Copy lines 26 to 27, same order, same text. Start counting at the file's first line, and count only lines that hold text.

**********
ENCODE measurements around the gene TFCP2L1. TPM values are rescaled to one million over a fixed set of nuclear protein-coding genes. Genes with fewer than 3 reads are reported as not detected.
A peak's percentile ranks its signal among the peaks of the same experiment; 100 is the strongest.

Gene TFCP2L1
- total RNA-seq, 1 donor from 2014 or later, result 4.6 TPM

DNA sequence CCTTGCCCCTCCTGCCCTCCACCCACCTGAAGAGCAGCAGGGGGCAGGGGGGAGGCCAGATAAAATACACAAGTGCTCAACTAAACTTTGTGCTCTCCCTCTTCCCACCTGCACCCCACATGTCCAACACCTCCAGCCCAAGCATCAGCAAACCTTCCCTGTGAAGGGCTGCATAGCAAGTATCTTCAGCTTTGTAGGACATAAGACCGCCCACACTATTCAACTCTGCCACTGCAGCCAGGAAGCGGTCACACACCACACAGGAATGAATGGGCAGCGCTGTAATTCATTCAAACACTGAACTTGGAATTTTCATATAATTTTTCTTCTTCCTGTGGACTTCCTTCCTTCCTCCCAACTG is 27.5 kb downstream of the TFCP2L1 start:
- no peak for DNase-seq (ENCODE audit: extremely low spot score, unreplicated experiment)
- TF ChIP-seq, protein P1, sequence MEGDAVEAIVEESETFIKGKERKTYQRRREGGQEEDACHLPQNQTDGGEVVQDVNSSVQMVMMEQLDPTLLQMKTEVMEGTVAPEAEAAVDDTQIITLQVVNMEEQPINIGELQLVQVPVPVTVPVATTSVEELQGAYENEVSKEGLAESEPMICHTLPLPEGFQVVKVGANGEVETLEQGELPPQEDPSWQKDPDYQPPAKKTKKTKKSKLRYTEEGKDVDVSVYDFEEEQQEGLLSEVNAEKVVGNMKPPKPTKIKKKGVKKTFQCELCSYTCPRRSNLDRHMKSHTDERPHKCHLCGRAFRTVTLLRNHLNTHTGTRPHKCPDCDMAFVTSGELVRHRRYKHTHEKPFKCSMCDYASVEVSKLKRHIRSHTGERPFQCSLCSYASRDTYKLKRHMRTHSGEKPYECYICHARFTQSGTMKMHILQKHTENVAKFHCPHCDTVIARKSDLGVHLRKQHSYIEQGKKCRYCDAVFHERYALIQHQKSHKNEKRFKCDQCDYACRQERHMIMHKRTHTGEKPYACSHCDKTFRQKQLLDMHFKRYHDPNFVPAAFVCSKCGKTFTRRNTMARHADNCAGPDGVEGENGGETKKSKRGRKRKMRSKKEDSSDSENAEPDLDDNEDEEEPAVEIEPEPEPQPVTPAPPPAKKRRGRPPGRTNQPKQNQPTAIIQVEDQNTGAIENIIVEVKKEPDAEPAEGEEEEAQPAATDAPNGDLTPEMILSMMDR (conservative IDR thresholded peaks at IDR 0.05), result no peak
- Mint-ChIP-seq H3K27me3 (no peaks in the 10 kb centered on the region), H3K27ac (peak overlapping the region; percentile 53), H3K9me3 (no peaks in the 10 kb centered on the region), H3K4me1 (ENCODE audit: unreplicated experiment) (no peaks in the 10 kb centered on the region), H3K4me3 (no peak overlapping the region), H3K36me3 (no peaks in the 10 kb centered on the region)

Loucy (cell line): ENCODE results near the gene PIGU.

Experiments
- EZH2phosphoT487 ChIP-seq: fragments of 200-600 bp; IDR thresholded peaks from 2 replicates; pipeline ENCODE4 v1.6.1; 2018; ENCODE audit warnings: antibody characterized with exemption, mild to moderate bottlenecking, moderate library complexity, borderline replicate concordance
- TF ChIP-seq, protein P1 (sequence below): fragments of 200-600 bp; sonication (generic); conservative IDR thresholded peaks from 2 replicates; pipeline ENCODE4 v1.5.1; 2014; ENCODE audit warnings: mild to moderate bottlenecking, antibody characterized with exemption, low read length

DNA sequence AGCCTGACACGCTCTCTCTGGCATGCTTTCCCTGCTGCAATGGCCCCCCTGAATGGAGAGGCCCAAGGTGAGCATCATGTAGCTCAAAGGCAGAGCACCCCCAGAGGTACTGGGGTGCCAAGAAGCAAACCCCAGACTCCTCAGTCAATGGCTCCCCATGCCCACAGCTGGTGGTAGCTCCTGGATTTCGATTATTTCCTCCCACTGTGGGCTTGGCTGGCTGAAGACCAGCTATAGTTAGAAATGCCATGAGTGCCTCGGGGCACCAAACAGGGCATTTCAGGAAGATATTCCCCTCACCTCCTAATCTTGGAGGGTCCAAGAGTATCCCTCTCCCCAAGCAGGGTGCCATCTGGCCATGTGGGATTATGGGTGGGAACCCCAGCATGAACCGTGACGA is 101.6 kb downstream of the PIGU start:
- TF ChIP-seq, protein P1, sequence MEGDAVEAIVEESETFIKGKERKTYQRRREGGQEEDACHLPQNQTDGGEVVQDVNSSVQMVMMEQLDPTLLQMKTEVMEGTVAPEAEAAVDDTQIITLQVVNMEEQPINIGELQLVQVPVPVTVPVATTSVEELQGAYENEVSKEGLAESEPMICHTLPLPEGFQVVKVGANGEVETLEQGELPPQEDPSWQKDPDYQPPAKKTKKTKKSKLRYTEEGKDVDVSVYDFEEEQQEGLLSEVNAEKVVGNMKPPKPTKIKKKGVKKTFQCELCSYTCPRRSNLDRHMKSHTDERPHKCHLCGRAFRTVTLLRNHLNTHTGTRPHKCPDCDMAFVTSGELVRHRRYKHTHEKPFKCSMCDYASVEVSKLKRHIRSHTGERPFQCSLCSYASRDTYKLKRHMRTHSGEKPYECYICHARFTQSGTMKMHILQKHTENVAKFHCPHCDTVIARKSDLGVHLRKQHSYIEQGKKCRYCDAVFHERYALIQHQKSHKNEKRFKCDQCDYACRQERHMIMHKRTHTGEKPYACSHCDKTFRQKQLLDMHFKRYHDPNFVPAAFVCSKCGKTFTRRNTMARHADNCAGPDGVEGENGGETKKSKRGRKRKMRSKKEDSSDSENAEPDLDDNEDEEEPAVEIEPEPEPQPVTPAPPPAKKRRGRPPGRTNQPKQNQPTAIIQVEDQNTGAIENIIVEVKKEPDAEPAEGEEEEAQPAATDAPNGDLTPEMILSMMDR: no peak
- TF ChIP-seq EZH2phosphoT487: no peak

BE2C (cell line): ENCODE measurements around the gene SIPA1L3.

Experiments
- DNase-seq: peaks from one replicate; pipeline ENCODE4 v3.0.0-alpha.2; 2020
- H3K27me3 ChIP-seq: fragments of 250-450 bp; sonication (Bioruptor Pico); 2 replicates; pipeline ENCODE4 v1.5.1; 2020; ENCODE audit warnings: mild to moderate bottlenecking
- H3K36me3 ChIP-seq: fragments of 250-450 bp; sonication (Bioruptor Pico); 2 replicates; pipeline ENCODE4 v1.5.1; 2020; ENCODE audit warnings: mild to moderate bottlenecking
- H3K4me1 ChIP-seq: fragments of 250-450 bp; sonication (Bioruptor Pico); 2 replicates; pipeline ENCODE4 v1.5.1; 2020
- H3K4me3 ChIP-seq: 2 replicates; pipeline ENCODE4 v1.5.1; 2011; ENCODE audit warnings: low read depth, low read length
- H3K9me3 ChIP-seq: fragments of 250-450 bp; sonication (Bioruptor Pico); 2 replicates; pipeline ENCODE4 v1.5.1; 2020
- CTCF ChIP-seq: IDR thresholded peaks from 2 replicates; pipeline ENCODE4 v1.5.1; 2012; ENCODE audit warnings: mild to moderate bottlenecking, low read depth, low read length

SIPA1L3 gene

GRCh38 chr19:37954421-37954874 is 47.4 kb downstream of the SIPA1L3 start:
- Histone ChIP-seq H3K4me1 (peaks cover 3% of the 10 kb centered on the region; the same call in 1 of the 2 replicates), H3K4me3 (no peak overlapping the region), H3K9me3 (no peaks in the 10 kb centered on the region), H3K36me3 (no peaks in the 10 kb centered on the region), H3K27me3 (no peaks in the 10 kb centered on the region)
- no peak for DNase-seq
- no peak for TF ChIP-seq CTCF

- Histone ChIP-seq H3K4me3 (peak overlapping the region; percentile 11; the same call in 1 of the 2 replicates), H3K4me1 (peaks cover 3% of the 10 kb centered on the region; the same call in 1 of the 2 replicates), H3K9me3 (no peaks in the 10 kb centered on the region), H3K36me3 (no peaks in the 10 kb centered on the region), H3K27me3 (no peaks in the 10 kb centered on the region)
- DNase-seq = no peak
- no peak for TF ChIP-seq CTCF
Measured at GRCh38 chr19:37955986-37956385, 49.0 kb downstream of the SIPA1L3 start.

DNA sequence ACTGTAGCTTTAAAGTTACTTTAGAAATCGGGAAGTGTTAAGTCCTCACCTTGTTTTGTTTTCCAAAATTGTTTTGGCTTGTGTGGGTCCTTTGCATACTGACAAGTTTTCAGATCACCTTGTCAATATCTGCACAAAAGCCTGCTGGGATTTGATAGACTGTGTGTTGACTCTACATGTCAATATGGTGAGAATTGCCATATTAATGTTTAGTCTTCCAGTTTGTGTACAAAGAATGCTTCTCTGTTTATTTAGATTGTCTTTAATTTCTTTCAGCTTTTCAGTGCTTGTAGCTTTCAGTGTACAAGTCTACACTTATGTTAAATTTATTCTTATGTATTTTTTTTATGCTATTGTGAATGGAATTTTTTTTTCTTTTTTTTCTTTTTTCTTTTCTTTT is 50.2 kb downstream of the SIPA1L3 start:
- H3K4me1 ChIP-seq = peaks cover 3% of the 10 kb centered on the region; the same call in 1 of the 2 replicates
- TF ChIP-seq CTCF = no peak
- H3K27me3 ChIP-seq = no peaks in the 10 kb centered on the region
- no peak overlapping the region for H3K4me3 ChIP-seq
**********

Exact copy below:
GRCh38 chr19:37954421-37954874 is 47.4 kb downstream of the SIPA1L3 start:
- Histone ChIP-seq H3K4me1 (peaks cover 3% of the 10 kb centered on the region; the same call in 1 of the 2 replicates), H3K4me3 (no peak overlapping the region), H3K9me3 (no peaks in the 10 kb centered on the region), H3K36me3 (no peaks in the 10 kb centered on the region), H3K27me3 (no peaks in the 10 kb centered on the region)